ROC’s (Regional Educational Centers) have a lot to offer. The buildings are a unique addition to the cityscape, with their practical workshops, studio’s and space for presentations. ROC’s are also often in pleasant, easily accessible locations. And we haven’t even mentioned what the schooling has to offer; curious students who don’t hesitate to engage with practical learning and who look to build their resumes with extra experience and exchange of ideas.
Searching for a flexible learning environment
In spite of their potential, today’s ROC’s are often inaccessible buildings that welcome no one beyond the students and teachers. The buildings are cumbersome and difficult to alter, while schooling changes quickly and continuously. ‘Modular’ schooling means more choice and customisation and a ‘life long learning’ that includes students from age 15 to 67 in the future.
How can an educational environment shift and change so that it also inspires students in the future?
We developed a rejuvenating learning environment, together with a broad team from different disciplines and Horizon staff. New chances were discovered by looking from the outside in. How do other organisations, companies or other visitors experience the value of an ROC?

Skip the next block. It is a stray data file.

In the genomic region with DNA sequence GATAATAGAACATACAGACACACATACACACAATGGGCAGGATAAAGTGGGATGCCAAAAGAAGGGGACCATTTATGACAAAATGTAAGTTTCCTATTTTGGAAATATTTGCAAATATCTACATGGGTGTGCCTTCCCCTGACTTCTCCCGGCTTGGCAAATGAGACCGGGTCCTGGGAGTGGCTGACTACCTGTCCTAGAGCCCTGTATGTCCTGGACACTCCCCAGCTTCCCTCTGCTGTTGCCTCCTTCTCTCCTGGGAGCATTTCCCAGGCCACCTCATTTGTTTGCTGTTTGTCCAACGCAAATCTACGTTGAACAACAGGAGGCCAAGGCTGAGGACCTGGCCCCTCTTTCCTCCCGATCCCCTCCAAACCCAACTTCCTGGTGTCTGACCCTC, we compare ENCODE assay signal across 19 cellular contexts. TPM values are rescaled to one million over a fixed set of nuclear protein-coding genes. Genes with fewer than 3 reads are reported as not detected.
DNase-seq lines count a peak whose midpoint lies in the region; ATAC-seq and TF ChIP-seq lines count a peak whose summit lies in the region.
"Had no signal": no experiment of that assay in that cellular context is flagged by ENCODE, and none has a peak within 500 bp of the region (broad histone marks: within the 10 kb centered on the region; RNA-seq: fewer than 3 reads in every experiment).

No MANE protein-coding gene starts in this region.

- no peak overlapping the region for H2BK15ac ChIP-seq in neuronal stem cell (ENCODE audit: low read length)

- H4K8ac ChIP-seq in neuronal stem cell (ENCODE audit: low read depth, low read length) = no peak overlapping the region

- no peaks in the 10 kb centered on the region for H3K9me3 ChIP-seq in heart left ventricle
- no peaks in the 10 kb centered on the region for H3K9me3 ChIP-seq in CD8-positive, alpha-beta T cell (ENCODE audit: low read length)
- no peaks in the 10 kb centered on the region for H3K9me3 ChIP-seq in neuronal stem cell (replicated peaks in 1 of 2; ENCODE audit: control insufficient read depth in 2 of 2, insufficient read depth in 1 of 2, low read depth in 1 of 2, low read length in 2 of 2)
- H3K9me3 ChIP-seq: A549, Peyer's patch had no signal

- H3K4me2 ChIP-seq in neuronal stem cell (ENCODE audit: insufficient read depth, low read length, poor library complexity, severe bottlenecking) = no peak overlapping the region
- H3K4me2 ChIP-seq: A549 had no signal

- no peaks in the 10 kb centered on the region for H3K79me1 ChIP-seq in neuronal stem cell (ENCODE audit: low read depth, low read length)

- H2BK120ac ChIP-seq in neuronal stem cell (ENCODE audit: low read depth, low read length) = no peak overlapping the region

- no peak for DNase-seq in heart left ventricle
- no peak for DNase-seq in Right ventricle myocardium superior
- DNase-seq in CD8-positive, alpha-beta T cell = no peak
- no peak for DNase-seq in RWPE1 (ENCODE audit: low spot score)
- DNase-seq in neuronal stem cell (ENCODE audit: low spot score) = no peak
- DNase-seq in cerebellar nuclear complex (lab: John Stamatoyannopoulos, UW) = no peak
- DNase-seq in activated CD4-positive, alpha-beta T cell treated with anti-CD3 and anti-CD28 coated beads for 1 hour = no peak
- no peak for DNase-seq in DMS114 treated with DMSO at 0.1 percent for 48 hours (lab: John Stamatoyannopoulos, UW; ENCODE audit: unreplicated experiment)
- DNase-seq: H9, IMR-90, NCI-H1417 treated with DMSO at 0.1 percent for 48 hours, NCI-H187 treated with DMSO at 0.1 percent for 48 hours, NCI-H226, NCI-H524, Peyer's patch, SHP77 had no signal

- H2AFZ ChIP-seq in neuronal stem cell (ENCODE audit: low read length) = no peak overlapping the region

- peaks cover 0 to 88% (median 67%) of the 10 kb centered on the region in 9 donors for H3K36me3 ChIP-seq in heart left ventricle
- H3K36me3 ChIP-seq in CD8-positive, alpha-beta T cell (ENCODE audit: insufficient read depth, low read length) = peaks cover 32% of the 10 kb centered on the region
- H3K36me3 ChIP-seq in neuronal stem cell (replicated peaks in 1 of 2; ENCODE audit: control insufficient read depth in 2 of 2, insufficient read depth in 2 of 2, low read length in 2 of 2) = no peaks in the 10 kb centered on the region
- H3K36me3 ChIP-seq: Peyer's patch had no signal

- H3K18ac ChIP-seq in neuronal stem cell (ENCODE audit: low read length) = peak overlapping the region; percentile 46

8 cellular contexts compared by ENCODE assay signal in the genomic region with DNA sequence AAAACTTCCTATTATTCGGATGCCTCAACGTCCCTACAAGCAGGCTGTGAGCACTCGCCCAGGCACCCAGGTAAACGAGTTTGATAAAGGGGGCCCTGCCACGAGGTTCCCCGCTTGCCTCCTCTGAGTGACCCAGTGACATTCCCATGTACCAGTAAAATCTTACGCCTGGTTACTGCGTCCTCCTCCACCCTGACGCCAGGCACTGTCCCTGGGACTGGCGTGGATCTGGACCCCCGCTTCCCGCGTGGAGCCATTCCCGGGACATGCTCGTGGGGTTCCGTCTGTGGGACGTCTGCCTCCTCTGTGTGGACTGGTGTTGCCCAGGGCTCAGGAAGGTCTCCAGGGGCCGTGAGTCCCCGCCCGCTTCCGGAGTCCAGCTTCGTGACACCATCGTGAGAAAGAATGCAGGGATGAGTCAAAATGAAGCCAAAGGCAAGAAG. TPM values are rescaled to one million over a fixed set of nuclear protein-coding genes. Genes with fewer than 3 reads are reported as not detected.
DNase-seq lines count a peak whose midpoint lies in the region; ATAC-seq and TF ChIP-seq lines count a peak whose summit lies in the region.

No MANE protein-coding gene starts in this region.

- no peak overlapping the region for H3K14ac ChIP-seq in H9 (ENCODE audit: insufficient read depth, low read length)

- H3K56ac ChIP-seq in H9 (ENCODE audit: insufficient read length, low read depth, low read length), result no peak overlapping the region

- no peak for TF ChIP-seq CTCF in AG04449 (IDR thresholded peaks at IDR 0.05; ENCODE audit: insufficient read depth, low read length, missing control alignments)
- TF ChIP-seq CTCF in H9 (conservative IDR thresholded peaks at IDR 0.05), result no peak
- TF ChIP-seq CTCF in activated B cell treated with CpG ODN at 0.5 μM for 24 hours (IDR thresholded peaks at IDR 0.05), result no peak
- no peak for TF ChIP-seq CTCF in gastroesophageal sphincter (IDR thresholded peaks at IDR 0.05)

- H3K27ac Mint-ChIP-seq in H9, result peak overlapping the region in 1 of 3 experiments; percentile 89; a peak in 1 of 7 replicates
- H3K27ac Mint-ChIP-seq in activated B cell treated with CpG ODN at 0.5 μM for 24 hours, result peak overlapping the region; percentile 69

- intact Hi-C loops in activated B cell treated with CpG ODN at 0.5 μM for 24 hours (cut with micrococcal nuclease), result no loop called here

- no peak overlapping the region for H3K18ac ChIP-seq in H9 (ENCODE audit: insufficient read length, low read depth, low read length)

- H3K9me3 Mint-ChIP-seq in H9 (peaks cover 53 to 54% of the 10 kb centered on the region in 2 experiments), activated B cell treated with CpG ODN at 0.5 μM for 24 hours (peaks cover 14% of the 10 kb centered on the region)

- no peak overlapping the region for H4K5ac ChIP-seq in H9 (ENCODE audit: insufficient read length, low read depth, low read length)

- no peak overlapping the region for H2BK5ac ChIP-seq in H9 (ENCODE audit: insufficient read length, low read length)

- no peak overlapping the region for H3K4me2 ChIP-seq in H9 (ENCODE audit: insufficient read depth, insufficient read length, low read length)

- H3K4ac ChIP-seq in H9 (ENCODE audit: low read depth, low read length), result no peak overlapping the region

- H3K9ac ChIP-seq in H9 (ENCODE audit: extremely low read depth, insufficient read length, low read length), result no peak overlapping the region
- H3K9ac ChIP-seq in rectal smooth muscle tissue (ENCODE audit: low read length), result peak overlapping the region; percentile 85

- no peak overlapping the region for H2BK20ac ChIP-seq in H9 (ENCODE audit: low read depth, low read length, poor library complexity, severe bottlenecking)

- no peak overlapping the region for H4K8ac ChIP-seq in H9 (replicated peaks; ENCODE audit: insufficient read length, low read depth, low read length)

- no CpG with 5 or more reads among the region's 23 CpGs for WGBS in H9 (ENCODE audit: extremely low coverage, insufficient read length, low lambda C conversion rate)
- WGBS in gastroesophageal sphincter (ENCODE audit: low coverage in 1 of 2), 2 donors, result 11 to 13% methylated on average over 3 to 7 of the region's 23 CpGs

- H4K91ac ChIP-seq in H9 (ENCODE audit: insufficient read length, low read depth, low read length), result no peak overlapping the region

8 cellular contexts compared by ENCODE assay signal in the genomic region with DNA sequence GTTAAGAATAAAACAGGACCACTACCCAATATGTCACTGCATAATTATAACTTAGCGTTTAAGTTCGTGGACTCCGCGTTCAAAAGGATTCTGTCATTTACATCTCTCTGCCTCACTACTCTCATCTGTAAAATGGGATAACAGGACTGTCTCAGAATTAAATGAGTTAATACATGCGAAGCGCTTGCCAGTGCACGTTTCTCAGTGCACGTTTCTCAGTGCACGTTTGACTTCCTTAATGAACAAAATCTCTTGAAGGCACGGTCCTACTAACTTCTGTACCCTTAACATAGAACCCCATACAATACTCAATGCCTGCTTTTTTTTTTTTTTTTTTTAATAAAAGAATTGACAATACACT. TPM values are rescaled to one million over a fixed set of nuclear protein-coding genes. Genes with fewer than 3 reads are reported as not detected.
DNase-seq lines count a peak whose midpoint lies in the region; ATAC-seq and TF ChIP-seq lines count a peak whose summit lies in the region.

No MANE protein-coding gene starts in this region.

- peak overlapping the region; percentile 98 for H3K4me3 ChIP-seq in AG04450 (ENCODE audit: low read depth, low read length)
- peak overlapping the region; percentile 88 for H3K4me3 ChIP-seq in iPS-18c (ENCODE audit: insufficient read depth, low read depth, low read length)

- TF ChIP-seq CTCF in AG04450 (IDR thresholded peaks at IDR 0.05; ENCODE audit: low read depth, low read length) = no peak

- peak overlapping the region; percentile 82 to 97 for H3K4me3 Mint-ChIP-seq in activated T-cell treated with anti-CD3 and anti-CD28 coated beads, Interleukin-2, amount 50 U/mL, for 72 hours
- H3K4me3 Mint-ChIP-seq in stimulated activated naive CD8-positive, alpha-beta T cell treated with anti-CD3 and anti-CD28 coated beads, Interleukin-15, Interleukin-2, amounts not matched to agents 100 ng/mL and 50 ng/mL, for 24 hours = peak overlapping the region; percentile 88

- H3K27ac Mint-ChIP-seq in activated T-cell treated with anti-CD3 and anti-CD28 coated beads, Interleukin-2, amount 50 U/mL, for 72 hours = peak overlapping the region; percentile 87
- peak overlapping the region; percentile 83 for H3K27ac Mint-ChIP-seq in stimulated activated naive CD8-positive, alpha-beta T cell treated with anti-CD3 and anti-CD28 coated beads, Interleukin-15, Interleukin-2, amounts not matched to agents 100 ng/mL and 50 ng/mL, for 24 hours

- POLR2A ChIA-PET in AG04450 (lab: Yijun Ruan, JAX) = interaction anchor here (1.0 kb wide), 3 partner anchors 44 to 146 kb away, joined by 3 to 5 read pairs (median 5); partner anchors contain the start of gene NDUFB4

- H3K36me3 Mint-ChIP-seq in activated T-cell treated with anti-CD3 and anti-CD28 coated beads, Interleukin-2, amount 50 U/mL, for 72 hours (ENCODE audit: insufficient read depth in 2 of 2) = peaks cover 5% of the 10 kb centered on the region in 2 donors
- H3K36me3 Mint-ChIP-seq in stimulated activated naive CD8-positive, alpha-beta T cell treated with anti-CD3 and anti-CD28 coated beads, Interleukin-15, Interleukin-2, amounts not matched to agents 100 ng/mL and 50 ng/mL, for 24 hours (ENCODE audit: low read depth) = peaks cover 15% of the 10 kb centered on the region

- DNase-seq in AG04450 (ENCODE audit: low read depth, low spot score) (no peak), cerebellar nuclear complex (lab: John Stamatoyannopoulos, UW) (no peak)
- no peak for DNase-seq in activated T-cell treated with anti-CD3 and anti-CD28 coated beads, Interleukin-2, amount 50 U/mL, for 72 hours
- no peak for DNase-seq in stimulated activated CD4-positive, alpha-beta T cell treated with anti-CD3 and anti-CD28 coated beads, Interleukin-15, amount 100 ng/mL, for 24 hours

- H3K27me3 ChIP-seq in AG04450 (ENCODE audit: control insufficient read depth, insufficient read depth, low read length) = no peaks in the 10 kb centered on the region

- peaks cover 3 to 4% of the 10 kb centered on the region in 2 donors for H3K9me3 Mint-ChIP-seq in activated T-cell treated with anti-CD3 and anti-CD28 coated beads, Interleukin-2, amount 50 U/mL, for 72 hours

Photographer Rufus de Vries illustrated the new learning environments using a unique ‘live’ method with all the participants both inside and outside the school.
It turns out that an ROC can reinvent itself as a special meeting place in the city within the framework of personal development and knowledge exchange. This potential can be harnessed with a better anchoring in the city, multi-use spaces and a wider array of programming.
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